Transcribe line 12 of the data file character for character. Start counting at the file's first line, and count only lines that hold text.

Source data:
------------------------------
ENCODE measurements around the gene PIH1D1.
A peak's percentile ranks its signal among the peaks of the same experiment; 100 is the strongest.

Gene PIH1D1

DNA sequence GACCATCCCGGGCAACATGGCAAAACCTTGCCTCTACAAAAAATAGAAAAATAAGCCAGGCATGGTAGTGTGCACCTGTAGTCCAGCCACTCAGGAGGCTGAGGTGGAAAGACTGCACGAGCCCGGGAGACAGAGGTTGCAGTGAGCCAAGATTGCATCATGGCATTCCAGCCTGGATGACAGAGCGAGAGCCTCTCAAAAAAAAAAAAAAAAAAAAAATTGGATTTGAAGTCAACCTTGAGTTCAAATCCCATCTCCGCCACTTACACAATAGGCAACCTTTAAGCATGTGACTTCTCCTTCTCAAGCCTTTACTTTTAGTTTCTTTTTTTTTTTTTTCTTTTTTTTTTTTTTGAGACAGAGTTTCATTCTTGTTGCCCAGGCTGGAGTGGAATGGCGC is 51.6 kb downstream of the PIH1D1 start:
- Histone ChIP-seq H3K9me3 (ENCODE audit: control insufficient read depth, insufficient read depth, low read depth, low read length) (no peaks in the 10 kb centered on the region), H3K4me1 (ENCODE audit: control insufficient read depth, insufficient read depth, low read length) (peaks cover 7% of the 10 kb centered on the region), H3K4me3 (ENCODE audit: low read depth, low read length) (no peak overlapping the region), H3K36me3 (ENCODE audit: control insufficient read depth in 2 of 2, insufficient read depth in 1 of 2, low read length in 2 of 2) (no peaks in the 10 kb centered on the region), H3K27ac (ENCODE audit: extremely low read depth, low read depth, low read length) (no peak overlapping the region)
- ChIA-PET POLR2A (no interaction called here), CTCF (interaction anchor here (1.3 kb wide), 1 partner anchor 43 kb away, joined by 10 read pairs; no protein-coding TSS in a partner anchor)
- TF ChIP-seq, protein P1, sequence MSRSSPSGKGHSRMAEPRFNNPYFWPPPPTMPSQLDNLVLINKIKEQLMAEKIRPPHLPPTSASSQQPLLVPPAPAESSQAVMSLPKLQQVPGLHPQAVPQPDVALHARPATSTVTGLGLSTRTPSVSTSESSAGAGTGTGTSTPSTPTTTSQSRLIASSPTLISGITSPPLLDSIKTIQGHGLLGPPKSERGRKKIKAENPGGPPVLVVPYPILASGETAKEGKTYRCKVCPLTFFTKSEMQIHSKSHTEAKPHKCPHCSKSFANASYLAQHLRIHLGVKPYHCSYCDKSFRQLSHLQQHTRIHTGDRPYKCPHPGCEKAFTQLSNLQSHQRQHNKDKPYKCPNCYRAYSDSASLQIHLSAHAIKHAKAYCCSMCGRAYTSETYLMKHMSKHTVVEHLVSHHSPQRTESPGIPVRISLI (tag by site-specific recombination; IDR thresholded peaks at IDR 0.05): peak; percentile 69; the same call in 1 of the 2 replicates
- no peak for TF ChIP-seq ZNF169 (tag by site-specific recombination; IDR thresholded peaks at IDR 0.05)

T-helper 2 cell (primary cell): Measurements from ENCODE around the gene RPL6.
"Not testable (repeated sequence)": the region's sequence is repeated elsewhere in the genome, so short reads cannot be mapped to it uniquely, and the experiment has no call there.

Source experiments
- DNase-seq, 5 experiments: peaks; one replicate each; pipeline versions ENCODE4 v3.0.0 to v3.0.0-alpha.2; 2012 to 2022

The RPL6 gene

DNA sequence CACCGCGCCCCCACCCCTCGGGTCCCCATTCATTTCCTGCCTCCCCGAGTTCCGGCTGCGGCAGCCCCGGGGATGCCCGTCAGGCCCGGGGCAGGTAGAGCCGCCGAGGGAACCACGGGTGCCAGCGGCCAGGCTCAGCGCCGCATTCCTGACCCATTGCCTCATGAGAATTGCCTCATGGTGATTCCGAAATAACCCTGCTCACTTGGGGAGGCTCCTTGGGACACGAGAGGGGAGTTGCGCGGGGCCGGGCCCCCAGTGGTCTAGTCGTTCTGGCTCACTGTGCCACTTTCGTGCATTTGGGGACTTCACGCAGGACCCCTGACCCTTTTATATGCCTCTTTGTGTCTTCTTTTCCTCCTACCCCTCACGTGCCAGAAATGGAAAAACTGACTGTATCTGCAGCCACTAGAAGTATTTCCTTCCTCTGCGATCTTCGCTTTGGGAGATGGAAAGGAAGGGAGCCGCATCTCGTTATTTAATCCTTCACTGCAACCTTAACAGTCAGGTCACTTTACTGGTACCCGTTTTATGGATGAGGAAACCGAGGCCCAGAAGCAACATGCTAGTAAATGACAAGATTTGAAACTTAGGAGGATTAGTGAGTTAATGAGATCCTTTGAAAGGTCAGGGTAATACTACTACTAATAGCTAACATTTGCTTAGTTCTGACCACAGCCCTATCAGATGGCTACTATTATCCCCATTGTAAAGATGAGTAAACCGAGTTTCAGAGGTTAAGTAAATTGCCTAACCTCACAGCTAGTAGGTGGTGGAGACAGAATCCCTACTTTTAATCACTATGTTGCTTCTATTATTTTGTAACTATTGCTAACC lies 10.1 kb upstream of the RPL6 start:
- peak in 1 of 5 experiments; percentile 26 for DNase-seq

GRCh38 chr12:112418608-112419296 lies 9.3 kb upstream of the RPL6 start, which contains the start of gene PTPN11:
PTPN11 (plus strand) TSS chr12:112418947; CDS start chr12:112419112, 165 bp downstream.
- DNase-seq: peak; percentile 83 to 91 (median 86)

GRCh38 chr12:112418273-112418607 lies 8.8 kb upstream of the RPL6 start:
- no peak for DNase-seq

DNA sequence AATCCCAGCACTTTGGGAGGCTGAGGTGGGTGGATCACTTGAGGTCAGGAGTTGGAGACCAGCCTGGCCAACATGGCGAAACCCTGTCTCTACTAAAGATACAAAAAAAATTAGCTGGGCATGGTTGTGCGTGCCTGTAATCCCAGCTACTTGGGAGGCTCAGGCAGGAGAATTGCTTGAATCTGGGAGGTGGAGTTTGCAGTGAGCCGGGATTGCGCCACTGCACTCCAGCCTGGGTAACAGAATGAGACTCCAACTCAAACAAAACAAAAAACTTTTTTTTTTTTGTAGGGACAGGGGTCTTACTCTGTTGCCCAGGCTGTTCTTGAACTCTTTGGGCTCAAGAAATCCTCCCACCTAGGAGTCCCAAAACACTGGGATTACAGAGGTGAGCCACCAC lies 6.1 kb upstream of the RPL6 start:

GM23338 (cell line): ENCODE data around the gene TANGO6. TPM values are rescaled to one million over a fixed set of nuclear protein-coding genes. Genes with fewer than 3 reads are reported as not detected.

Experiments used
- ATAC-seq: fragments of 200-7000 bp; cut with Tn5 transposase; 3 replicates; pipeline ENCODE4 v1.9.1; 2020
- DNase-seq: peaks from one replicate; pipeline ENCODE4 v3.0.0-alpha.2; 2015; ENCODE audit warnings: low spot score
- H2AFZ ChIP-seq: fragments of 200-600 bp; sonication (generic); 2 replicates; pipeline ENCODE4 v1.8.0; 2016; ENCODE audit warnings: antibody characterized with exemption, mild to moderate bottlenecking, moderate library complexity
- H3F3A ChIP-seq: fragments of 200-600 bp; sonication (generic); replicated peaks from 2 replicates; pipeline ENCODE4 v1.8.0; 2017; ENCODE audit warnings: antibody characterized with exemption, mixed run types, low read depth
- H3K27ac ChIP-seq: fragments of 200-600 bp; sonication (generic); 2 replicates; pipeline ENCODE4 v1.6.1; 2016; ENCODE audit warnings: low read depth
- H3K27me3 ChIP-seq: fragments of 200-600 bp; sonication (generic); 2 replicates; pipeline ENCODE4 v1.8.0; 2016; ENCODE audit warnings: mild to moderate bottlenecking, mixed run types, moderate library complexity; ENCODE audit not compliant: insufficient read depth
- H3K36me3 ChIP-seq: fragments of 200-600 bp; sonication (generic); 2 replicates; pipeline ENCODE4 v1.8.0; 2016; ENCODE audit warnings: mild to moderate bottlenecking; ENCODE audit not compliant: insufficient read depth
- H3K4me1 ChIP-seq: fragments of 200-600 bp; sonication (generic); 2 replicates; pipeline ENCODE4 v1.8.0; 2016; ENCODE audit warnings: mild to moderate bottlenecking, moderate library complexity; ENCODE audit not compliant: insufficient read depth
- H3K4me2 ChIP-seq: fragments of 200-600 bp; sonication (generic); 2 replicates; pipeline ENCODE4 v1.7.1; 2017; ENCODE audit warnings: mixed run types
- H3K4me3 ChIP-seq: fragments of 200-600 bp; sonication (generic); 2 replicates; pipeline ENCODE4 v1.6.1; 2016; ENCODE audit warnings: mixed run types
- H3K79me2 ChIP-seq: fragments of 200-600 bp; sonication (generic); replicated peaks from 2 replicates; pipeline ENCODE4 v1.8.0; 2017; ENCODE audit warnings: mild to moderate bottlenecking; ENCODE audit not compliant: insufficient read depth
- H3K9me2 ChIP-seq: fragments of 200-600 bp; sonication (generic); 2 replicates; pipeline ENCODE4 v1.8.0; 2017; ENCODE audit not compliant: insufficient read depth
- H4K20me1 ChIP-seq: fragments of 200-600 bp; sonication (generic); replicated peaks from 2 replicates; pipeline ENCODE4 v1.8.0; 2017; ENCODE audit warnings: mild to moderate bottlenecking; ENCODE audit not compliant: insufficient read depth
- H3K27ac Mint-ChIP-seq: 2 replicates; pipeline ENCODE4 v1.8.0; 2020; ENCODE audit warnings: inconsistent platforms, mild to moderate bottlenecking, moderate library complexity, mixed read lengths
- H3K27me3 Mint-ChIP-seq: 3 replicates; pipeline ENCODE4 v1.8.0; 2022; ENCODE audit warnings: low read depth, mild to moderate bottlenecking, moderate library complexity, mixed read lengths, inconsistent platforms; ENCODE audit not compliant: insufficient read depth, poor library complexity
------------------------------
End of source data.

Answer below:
- DNase-seq, 5 experiments: peaks; one replicate each; pipeline versions ENCODE4 v3.0.0 to v3.0.0-alpha.2; 2012 to 2022